# Question about a proof about singular cardinals

The following is a lemma in Just/Weese on page 179:

Lemma 17: Let $\kappa$ be an infinite cardinal. Then $\kappa$ is singular iff there exist an $\alpha < \kappa$ and a set of cardinals $\{\kappa_\xi : \xi < \alpha \}$ such that $\kappa_\xi < \kappa$ for every $\xi < \alpha$ and $\kappa = \sum_{\xi < \alpha}\kappa_\xi$.

I think the following constitutes a proof of the $\implies$ direction, can you please tell me where it's wrong? Thank you!

Let $\alpha = \mathrm{cf}(\kappa) < \kappa$. Then by a previous exercise (23 (f)) there exists a strictly increasing function $f: \alpha \to \kappa$ such that the range of $f$ is cofinal in $\kappa$. Now for $\xi < \alpha$ define $\kappa_\xi = |f(\xi)|$. Now we want to show that $\kappa = \sum_{\xi < \alpha}\kappa_\xi$. To see this observe that "$\ge$" immediately follows from theorem 14 on the same page.

The part I need you to check starts here:

To show $\le$, assume that we have strict inequality $\sum_{\xi < \alpha}\kappa_\xi < \kappa$. We distinguish two cases: $\kappa$ is either an infinite successor cardinal or a limit cardinal. If $\kappa = \left ( \sum_{\xi < \alpha}\kappa_\xi \right )^+$ is an infinite successor cardinal then by corollary 15 (on the same page) $\kappa$ cannot be the union of fewer than $\kappa$ sets each of which has cardinality less than $\kappa$. But $\bigcup_{\xi < \alpha}f(\xi) = f[\alpha] = \kappa$ where $|f(\xi)| = \kappa_\xi < \kappa$ and $\alpha < \kappa$ which would be a contradiction. Hence $\kappa$ must be a limit cardinal so that there exists a cardinal $\eta$ with $\sum_{\xi < \alpha}\kappa_\xi < \eta < \kappa$. But $f$ is cofinal in $\kappa$ hence there is $\xi$ such that $f(\xi) \ge \eta$. Then $\kappa_\xi = |f(\xi)| \ge \eta$. Which is a contradiction.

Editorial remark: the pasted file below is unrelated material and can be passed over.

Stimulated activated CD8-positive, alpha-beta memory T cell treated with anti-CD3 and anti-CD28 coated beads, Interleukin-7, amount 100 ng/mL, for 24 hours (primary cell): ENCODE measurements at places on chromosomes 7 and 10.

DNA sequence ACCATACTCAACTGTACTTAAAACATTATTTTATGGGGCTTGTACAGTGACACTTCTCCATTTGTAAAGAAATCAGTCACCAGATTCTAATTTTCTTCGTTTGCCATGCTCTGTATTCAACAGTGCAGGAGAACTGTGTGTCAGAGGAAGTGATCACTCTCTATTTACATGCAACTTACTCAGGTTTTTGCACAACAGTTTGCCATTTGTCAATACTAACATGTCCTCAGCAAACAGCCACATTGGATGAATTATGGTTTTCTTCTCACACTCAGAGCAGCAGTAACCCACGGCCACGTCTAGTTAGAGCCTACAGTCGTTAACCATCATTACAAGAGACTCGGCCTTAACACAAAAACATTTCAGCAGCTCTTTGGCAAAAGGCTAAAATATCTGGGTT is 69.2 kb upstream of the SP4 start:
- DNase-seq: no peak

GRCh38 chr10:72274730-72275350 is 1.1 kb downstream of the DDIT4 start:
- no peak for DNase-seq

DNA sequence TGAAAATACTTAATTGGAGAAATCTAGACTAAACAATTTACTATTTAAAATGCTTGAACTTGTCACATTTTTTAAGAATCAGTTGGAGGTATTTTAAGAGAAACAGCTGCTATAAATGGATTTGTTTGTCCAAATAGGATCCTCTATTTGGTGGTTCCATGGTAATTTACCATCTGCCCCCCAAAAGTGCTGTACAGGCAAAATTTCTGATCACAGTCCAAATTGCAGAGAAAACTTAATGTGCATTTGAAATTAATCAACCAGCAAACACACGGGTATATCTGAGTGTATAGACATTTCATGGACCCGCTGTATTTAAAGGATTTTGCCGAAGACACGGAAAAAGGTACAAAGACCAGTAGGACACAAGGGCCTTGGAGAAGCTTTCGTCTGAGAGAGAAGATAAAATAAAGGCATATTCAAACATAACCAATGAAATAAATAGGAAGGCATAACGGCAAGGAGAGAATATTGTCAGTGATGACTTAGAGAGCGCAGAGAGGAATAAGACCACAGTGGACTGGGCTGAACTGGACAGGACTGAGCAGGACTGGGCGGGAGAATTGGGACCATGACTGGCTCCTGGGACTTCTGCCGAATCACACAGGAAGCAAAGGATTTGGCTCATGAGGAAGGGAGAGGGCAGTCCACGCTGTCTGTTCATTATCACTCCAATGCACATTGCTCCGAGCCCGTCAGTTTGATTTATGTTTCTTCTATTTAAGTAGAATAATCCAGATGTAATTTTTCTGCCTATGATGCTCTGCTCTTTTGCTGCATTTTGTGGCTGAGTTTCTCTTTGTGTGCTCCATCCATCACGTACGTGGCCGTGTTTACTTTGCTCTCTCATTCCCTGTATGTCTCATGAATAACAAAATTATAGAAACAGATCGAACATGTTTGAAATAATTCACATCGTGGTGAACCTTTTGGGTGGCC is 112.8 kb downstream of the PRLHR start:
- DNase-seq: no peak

We have:

And also, the reason why I am asking this question: in the proof in the book, $\kappa_\xi$ are defined as $\kappa_\xi = \left | f(\xi) \setminus \sum_{\eta < \xi} f(\eta) \right |$.

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$\bigcup_{\xi<\alpha}f(\xi)=f(\alpha)=\kappa$ doesn’t make sense, since $\alpha\notin\operatorname{dom}f$. And how do you get from $\kappa$ being a limit cardinal to the existence of an $\eta$ such that $\sum_{\xi<\alpha}\kappa_\xi<\eta<\kappa$? You know that the sum is $\kappa$. – Brian M. Scott Dec 15 '12 at 11:44
@BrianM.Scott But if $f: X \to Y$ is a function why can't I write $f(X)$ to mean the image of $f$? In any case: I think this points out one idiotic mistake: $f$ isn't surjective so that $f(\alpha)$ is not necessarily $\kappa$. – Rudy the Reindeer Dec 15 '12 at 11:48
The definition $\kappa_\xi =\left | f(\xi)\setminus\sum_{\eta <\xi}f(\eta)\right |$ has the virtue of chopping $\kappa$ into disjoint pieces and taking their cardinalities. – Brian M. Scott Dec 15 '12 at 11:50
If you want $\{f(\xi):\xi\in\alpha\}$, write $f[\alpha]$ to avoid ambiguity. – Brian M. Scott Dec 15 '12 at 11:51
You’re right: I was temporarily confused when I wrote that about what you’d assumed at that point. – Brian M. Scott Dec 15 '12 at 13:30

## 1 Answer

There is nothing wrong with your proof, except that "$\bigcup_{\xi < \alpha}f(\xi) = f[\alpha] = \kappa$" should be "$\bigcup_{\xi < \alpha}f(\xi) = \sup(f[\alpha]) = \kappa$."

However, a proof using $\kappa_\xi = \left | f(\xi) \setminus \sum_{\eta < \xi} f(\eta) \right |$ may have the advantages of not splitting into cases, and of not requiring the Axiom of Choice in successor cases. (Without AC, successor cardinals may be singular.)

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